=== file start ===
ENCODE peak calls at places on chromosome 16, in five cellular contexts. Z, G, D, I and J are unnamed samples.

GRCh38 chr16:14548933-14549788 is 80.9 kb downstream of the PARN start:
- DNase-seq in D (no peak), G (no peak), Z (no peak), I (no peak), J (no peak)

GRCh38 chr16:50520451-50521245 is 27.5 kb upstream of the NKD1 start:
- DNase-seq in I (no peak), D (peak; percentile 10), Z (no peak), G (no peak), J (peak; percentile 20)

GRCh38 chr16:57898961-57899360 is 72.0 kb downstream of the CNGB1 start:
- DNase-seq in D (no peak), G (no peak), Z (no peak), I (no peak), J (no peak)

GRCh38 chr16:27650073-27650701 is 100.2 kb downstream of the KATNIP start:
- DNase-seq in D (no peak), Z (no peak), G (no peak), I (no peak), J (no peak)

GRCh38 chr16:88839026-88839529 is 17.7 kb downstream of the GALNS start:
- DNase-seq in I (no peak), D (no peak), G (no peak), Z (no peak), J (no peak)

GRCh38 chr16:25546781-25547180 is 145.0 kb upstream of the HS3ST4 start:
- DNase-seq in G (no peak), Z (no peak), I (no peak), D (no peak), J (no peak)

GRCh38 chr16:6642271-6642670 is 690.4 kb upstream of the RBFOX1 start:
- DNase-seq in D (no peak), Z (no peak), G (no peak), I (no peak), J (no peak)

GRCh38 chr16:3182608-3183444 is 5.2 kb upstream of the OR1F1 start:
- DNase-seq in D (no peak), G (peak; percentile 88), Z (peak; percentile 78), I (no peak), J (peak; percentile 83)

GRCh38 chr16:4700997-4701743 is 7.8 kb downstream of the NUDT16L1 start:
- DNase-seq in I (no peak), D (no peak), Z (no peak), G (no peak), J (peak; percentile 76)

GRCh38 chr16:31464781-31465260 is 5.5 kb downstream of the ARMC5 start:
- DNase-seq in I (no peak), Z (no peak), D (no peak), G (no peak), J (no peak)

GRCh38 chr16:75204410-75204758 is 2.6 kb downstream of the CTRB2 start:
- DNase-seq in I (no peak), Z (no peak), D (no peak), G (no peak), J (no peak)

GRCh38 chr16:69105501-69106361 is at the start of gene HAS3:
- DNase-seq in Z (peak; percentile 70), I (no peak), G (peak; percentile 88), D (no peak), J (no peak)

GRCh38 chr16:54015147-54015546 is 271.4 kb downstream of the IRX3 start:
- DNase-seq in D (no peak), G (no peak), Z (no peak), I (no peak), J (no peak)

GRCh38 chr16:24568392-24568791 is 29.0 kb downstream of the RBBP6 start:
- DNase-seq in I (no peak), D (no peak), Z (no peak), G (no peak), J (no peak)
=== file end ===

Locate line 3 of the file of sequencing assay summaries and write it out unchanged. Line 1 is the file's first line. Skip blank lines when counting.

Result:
- DNase-seq in D (no peak), G (no peak), Z (no peak), I (no peak), J (no peak)